Crime and Corruption in New Orleans

News & Politics

People from New Orleans were not surprised to see last week's horrifying video of police beating an innocent 64-year-old man in the French Quarter. The only surprise is the increased attention the incident received -- though many news reports took pains to mention the "high levels of stress" New Orleans police are under.

Despite the attempts to explain away the officer's behavior, said incident fits into a well-defined pattern of police conduct in New Orleans. In the last year, seven young black men have been killed by New Orleans police, and none of the officers involved have been punished.

This year has seen mounting evidence of a police department out of control. Less than a week before Hurricane Katrina, on Wednesday, Aug. 24, Keith Griffin, a New Orleans police officer, was booked with aggravated rape and kidnapping. According to a Times-Picayune report, Griffin is accused of pulling over a bicyclist under the guise of a police stop in the early morning hours of July 11. The two-year veteran officer allegedly detained the woman, drove her to a remote spot along the Industrial Canal near Deslonde Street, then sexually assaulted her.

This is hardly an isolated incident. Another recent Times-Picayune article reported that in April, seven-year veteran officer Corey Johnson was booked with aggravated rape for allegedly forcing a woman to perform oral sex, after he identified himself as an officer in order to enter the woman's Treme home.

Another article states that "eight officers were arrested during a six-month stretch last year on charges that ranged from shoplifting to theft to conspiracy to rob a bank ... In April 2004, 16-year veteran James Adams was booked with aggravated kidnapping, extortion and malfeasance after he was accused of threatening to arrest a woman unless she agreed to have sex with him."

Police misconduct in this notoriously corrupt city goes back decades, and occasionally it explodes in scandal. In a September 2000 report, the Progressive Policy Institute discovered that a 1994 crackdown on police corruption led to 200 officers' dismissals -- plus, upwards of 60 criminal charges (including two murder convictions) among police officers. Investigators discovered that for six months in 1994, as many as 29 New Orleans police officers protected a cocaine supply warehouse containing 286 pounds of the drug. The FBI indicted 10 officers who had been paid nearly $100,000 by undercover agents. The investigation ended abruptly, after one officer successfully orchestrated the execution of a witness.

According to one community activist I recently spoke with, who is familiar with those investigations, "That crackdown just scratched the surface. They didn't even really begin to address the problems in the New Orleans police."

According to a 1998 report from Human Rights Watch, former officer Len Davis -- reportedly known in the Desire housing project as "Robocop" -- ordered the Oct. 13, 1994 murder of Kim Groves after he learned she had filed a brutality complaint against him. Federal agents had Davis under surveillance for alleged drug-dealing, and recorded Davis ordering the killing, apparently without realizing what they had heard until it was too late.

Davis mumbled to himself about the "30" he would be taking care of (the police code for homicide) and, in communicating with the killer, described Groves' standing on the street and demanded he "get that whore!"

Afterward, he confirmed the slaying by saying "N.A.T." -- police jargon for "necessary action taken." Community activists reported a chilling effect on potential witnesses and victims considering coming forward after Groves' murder.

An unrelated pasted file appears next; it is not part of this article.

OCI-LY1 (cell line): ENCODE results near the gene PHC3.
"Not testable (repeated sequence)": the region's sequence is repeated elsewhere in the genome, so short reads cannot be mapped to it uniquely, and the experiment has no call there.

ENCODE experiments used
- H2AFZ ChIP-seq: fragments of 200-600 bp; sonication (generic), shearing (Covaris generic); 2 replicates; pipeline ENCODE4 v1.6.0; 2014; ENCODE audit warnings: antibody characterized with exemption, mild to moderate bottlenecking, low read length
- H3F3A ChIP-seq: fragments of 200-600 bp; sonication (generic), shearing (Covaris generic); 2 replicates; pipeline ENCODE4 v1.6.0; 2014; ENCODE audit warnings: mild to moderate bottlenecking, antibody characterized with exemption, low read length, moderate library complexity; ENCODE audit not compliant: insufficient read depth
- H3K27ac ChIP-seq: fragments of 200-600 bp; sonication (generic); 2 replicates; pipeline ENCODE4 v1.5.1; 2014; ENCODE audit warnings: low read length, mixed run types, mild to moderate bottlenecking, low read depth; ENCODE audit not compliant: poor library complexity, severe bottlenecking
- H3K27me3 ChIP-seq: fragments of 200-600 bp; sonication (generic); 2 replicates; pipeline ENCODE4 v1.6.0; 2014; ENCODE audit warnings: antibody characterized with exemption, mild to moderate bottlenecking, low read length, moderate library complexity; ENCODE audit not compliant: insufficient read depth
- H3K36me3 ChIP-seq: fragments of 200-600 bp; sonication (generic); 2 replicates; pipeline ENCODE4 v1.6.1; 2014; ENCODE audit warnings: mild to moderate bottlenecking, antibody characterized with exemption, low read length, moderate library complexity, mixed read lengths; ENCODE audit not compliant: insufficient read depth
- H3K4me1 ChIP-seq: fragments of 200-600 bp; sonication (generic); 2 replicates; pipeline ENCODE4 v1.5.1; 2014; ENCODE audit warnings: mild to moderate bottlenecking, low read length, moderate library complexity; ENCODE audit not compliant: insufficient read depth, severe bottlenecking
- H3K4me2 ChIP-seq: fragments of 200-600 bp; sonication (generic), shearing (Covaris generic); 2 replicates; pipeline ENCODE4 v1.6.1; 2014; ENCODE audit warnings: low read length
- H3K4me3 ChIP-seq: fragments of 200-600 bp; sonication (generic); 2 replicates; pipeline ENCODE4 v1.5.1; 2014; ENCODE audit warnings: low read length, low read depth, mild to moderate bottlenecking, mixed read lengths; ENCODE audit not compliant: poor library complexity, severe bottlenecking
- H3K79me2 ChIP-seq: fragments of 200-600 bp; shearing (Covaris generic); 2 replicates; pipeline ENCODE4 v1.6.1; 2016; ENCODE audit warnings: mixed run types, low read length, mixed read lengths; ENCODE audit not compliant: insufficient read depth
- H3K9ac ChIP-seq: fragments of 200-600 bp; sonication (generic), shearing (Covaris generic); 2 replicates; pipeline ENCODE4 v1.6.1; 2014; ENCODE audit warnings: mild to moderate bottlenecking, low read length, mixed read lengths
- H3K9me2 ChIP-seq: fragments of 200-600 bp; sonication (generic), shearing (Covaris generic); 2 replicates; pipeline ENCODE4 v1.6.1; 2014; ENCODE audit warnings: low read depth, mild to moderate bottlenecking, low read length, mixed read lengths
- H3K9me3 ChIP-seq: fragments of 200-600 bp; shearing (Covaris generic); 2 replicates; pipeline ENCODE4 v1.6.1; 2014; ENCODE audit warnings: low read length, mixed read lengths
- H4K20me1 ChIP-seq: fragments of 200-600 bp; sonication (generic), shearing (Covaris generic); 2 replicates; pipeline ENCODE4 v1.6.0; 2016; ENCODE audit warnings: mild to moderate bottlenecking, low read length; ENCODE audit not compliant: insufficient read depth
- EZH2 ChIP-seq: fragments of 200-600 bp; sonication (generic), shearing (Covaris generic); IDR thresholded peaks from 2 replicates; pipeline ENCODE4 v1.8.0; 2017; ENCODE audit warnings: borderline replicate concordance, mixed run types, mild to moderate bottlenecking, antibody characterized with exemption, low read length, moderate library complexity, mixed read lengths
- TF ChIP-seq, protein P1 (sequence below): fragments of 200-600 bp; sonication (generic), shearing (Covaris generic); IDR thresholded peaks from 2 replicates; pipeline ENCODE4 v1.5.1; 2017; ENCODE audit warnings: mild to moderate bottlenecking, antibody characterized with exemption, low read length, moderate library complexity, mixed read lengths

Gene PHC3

The white-flight suburbs around New Orleans are, in many ways, worse. During the 1980s, Jefferson Parish Sheriff Harry Lee famously ordered special scrutiny for any black people traveling in white sections of the parish. "It's obvious," Lee said, "that two young blacks driving a rinky-dink car in a predominantly white neighborhood ... They'll be stopped."

The New Orleans Gambit newsweekly reported that 1994, "after two black men died in the Jefferson Parish Correctional Center within one week, Lee faced protests from the black community and responded by withdrawing his officers from a predominantly black neighborhood. 'To hell with them,' he'd said. 'I haven't heard one word of support from one black person.'"

The Gambit also reported in April of this year that in Jefferson Parish, officers were found to be using as target practice what critics referred to as "a blatantly racist caricature" of a black male. Sheriff Lee laughed when presented with the charges. "I'm looking at this thing that people say is offensive," he says. "I've looked at it, I don't find it offensive, and I have no interest in correcting it."

These accusations of "target practice" gained force a few weeks later with the May 31 killing of 16-year-old Antoine Colbert, who was behind the wheel of a stolen pickup truck with two other teens. One hundred-ten shots were fired into the truck, killing Colbert and injuring his passengers. In response to criticism from black ministers over the incident, Lee responded "They can kiss my ass."

As has been widely reported, the town of Gretna, across the Mississippi from New Orleans and part of Jefferson Parish, stationed officers on the bridge leading out of New Orleans blocking the main escape route for the tens of thousands suffering in the Superdome, Convention Center, and throughout the city.

As the L.A. Times reported on September 16, a little over a week after this mostly white suburb became a symbol of callousness for using armed officers to seal one of the last escape routes from New Orleans, trapping thousands of mostly black evacuees in the flooded city, the Gretna City Council passed a resolution supporting the police chief's move. "This wasn't just one man's decision," Mayor Ronnie C. Harris said Thursday. "The whole community backs it."